Posted on October 27, 2012 by Laura
Leah Zerbe, Rodale’s
Agrochemicals, home bug sprays, and lawn treatments could be causing chronic illness in your family.
Pesticides are designed to kill, although the mode of action they use
to put the stranglehold on pests varies. Whether it’s nerve gas–like
neurological disruption, the unbalancing of key hormones, or the
stunting of a plant’s ability to absorb life-sustaining trace minerals
from the soil, none of the chemical interventions seems all that
appetizing, especially considering that chemical residues routinely wind
up on and even inside of the food we eat everyday. Pesticides are also blamed for diminishing mineral levels in foods.
Agrochemical supporters tend to fall back on a “the dose makes the
poison” theory, meaning tiny exposures aren’t really that harmful.
Increasingly, though, independent scientists are debunking that belief,
even proving that incredibly tiny doses could set a person up for health
problems that might not crop up until decades down the line. Luckily,
eating organic, less processed foods can cut back on your pesticide
Here are 7 health problems associated with pesticide-based agrochemicals.
Scientists have been noticing a link between pesticides and diabetes for
years. The latest evidence comes out of the Endocrine Society’s 94th
Annual Meeting, where Robert Sargis, MD, PhD, released the results of a
study that suggest tolyfluanid, a fungicide used on farm crops, creates
insulin resistance in fat cells. A 2011 study published in Diabetes Care found
that overweight people with higher levels of organochlorine pesticides
in their bodies also faced a higher risk of developing type 2 diabetes.
Prevent it: To save money on organic fare raised
without pesticides, cook with organic dried beans. In the home, avoid
using chemical air fresheners and artificially scented products—these
things are also blamed for inducing type 2 diabetes.
More than 260 studies link pesticides to various cancers, including
lymphoma, leukemia, soft tissue sarcoma, and brain, breast, prostate,
bone, bladder, thyroid, colon, liver, and lung cancers, among others.
Prevent it: The President’s Cancer Panel suggests
eating organic and avoiding plastic to lower your risk of
environmentally triggered cancers.
Autism & Other Developmental Diseases
How do you get autism?
The world’s leading autism researchers believe the condition develops
from a mix of genes and the pollutants encountered in the mother’s womb
and early in life. Many insecticides effectively kill bugs by throwing
off normal neurological functioning. That same thing appears to be
happening in some children. A 2010 Harvard study found that children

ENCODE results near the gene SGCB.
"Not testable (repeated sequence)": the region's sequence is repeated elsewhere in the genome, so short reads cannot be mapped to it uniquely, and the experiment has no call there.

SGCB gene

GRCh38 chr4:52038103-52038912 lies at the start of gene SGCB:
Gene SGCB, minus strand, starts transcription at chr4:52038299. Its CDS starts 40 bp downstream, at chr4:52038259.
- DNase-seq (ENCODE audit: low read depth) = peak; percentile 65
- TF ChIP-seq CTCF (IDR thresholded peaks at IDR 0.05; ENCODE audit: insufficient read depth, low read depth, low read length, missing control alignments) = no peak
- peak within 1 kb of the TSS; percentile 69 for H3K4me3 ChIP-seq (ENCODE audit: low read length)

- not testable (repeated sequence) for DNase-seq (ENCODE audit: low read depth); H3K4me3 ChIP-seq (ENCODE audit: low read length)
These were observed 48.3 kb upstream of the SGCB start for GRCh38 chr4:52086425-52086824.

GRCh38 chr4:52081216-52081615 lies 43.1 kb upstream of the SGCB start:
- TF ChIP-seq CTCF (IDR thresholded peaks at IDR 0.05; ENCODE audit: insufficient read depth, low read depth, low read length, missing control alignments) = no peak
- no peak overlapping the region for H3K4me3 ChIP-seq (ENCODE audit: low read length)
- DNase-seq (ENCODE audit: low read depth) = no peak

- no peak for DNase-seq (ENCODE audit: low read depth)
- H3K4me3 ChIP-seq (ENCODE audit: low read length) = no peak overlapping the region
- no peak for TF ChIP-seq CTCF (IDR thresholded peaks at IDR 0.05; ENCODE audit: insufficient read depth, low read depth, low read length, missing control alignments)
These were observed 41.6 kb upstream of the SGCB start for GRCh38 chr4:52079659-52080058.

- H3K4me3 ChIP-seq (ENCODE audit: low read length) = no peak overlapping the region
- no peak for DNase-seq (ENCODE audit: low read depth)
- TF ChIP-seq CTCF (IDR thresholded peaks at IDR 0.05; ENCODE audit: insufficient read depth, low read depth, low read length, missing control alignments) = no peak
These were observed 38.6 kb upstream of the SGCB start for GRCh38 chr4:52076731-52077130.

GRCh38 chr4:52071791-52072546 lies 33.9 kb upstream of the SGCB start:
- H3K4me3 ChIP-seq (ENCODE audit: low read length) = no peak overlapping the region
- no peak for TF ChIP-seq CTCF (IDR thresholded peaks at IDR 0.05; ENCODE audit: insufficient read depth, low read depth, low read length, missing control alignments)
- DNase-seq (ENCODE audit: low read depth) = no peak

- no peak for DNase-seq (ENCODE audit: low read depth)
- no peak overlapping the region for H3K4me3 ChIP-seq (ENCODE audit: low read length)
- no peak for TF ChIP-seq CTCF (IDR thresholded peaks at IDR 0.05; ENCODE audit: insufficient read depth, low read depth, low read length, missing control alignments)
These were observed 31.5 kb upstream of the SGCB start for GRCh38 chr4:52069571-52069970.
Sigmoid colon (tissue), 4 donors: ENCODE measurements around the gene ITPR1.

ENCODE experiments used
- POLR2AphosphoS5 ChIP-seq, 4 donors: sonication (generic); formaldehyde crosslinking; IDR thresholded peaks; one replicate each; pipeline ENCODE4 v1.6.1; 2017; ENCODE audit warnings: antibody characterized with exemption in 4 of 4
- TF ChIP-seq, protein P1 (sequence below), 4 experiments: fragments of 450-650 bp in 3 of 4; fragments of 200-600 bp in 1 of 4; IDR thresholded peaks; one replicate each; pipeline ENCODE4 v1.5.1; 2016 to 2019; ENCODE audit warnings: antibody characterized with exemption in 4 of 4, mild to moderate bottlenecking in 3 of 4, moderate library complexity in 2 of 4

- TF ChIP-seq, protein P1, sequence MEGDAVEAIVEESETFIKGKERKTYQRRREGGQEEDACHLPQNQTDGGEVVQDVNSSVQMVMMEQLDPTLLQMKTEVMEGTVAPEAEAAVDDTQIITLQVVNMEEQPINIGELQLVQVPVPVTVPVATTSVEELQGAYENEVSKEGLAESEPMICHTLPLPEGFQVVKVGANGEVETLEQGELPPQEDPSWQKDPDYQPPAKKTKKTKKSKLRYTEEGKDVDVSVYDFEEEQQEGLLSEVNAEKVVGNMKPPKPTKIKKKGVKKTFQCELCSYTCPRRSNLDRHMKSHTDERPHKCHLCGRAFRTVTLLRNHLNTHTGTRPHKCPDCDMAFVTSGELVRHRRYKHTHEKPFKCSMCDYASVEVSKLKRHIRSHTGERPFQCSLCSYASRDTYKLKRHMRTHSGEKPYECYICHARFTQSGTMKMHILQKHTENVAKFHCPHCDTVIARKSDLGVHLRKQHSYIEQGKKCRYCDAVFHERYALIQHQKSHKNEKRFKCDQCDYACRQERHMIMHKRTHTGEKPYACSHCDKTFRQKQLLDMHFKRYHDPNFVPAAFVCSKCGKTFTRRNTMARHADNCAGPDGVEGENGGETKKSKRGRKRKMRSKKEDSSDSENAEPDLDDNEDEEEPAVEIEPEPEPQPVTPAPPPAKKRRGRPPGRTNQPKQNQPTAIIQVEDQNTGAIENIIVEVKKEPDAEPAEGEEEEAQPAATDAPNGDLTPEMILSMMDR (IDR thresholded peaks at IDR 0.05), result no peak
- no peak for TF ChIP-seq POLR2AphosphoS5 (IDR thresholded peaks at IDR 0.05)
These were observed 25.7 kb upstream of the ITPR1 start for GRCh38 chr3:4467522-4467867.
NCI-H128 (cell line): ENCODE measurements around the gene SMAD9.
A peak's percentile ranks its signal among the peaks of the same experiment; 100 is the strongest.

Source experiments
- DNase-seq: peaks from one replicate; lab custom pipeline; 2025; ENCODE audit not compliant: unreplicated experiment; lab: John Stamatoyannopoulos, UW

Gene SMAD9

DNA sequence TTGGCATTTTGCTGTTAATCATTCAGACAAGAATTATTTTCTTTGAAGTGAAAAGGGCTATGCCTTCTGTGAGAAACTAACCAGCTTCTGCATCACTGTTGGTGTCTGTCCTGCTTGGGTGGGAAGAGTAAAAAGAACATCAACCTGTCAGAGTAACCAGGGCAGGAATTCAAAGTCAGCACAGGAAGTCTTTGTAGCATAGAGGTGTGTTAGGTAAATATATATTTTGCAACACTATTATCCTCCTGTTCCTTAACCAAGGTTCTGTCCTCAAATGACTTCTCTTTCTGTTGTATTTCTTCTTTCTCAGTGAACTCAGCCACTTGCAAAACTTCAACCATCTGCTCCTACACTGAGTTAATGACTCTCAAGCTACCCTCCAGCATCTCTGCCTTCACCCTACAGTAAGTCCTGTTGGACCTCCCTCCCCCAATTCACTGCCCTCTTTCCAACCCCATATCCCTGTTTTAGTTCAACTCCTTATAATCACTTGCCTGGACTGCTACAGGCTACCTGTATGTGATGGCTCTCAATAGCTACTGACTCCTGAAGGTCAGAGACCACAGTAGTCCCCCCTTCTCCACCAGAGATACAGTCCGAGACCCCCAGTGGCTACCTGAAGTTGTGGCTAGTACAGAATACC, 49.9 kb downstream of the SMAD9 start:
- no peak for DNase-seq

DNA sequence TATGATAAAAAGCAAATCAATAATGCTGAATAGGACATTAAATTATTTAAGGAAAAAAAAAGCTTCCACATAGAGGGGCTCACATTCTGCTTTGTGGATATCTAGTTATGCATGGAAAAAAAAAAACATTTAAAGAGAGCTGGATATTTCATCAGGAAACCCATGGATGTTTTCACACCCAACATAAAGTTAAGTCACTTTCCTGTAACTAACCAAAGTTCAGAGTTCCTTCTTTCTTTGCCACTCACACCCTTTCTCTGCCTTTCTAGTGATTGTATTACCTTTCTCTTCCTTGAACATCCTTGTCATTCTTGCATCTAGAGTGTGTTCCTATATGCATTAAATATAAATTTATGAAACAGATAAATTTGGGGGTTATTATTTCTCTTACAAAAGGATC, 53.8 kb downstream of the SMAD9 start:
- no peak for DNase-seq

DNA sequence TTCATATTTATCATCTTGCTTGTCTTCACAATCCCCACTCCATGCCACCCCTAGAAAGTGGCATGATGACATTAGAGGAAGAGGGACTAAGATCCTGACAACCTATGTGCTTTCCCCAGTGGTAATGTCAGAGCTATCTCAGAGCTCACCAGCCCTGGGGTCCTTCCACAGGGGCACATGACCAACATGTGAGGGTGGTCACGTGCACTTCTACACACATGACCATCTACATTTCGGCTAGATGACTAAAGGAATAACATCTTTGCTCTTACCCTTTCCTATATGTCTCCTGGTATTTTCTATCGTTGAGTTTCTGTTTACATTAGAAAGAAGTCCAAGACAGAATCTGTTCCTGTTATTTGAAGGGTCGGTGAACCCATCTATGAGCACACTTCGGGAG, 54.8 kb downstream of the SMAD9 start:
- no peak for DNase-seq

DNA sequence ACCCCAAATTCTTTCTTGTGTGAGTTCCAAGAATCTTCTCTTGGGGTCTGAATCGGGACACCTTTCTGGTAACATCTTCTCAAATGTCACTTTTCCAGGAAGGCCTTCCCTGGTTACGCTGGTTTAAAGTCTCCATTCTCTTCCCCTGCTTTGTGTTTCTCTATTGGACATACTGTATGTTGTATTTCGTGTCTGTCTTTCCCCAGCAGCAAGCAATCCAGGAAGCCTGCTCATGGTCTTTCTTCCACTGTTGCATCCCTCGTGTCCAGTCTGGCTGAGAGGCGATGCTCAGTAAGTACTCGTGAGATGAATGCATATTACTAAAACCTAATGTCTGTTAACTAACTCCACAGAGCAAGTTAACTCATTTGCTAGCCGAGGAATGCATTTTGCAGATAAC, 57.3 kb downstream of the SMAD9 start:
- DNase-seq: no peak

with organophosphate pesticide breakdown materials in their urine were
far more likely to live with ADHD than kids without the trace pesticide residues.
Prevent it: Switching to an organic diet rapidly eliminates pesticide residues in the body.
Some agrochemical pesticides act as hormone disruptors, meaning they act
like a fake version of a naturally occurring hormone in your body, they
block important hormone communication pathways in the body, or they
interfere with your body’s ability to regulate the healthy release of
hormones. More than 50 pesticides are classified as hormone disruptors,
and some of them promote metabolic syndrome and obesity as they
accumulate in your cells, according to 2012 study appearing in Environmental Health Perspectives.
More than 60 studies show a connection between pesticides and the
neurological disease Parkinson’s, a condition characterized by
uncontrolled trembling. The association is strongest for weed- and
bug-killing chemical exposures over a long period of time, meaning it’s
important to keep these toxic compounds out of your household routine.
Prevent it: Don’t turn to chemical interventions to kill bugs in your home or garden. Instead, use natural pest control measures.
Pesticides spell trouble in the baby-making department, thanks to their
bad habit of not staying put. For instance, atrazine, a common chemical
weed killer used heavily in the Midwest, on Southern sugar cane farms,
and on golf courses, has been detected in tap water. Doctors and
scientists point to published evidence tying atrazine to increased
miscarriage and infertility rates. Other pesticides cause a plunge in
male testosterone levels. A 2006 study found chlorpyrifos, a chemical
used in nonorganic apple and sweet pepper farming, and carbaryl, a go-to
pesticide in strawberry fields and peach orchards, caused abnormally
low testosterone levels.
Prevent it: Avoid the worst summer fruit, the kinds most likely to be laced with toxic pesticides. Instead, choose organic grapes, strawberries, and imported plums.
Babies conceived during the spring and summer months—a time of year when
pesticide use is in full swing—face the highest risk of birth defects.
During these months, higher pesticide levels turn up in surface waters,
increasing a mother’s risk of exposure. Spina bifida, cleft lip,
clubfoot, and Down syndrome rates are higher when moms become pregnant
during high season for pesticides.
Prevent it: To protect yourself, use a water filter
that is certified by NSF International to meet American National
Standards Institute Standard 53 for VOC (volatile organic compound)
reduction. This will significantly reduce levels of atrazine and other
pesticides in your tap water.
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